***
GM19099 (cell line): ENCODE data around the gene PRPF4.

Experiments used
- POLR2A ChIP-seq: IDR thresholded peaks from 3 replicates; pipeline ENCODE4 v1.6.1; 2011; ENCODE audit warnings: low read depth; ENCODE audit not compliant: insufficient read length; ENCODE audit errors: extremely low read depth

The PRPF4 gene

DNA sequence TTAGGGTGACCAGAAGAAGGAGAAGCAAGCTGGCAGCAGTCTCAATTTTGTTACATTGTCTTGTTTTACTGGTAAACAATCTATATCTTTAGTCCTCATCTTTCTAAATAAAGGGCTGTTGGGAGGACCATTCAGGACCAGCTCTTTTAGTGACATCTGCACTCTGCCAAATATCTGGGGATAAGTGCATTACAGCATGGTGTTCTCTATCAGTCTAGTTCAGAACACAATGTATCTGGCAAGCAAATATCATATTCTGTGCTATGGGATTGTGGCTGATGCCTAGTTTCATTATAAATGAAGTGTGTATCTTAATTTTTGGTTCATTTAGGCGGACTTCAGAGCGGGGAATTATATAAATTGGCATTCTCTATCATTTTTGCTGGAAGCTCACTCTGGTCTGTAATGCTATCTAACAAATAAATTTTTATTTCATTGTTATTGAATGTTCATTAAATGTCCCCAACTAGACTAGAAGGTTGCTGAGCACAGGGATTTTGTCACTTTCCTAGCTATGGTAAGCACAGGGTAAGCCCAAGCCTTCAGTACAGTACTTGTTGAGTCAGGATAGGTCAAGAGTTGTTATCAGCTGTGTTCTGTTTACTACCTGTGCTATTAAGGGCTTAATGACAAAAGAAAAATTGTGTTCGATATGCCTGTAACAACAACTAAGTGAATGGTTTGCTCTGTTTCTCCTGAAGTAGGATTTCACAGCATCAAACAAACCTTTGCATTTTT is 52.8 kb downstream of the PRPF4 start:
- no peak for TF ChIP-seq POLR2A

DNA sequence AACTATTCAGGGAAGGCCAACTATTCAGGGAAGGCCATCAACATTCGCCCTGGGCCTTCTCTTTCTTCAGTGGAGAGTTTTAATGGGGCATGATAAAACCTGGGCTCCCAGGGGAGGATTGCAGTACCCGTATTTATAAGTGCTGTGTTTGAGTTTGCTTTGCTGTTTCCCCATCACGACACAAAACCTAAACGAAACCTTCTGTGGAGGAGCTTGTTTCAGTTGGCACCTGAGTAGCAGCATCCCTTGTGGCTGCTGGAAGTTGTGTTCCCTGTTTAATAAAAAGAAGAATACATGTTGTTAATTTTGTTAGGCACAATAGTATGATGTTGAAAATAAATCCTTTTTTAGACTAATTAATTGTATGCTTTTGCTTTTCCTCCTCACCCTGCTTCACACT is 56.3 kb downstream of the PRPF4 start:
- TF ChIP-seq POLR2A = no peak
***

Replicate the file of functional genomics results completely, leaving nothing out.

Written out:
GM19099 (cell line): ENCODE data around the gene PRPF4.

Experiments used
- POLR2A ChIP-seq: IDR thresholded peaks from 3 replicates; pipeline ENCODE4 v1.6.1; 2011; ENCODE audit warnings: low read depth; ENCODE audit not compliant: insufficient read length; ENCODE audit errors: extremely low read depth

The PRPF4 gene

DNA sequence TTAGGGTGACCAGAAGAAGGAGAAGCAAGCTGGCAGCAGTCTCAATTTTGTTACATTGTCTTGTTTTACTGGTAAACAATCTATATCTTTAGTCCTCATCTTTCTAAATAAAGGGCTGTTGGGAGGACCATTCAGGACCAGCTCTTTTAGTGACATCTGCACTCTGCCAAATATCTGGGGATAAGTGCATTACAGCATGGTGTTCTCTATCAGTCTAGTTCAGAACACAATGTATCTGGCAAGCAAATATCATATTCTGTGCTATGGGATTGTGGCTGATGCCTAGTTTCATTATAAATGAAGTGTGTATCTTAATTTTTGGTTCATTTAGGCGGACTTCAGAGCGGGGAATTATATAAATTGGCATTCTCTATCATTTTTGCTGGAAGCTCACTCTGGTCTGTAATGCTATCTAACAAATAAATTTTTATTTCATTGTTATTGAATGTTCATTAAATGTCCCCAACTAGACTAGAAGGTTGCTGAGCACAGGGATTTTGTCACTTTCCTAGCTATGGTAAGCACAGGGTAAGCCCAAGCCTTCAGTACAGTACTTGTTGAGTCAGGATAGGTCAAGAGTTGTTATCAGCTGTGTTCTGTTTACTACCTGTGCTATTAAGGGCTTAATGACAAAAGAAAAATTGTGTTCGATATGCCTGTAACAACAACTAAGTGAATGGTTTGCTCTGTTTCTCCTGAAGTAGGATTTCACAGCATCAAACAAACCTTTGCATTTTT is 52.8 kb downstream of the PRPF4 start:
- no peak for TF ChIP-seq POLR2A

DNA sequence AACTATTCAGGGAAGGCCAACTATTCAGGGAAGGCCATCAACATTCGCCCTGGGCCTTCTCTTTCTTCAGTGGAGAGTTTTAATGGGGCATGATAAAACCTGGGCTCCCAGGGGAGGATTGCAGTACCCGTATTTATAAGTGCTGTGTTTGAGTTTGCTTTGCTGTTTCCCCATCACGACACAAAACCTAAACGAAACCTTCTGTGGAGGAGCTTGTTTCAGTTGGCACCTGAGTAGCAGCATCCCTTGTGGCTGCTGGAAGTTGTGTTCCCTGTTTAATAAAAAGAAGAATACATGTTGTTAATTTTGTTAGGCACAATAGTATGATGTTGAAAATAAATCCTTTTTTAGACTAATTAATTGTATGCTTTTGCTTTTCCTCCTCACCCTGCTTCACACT is 56.3 kb downstream of the PRPF4 start:
- TF ChIP-seq POLR2A = no peak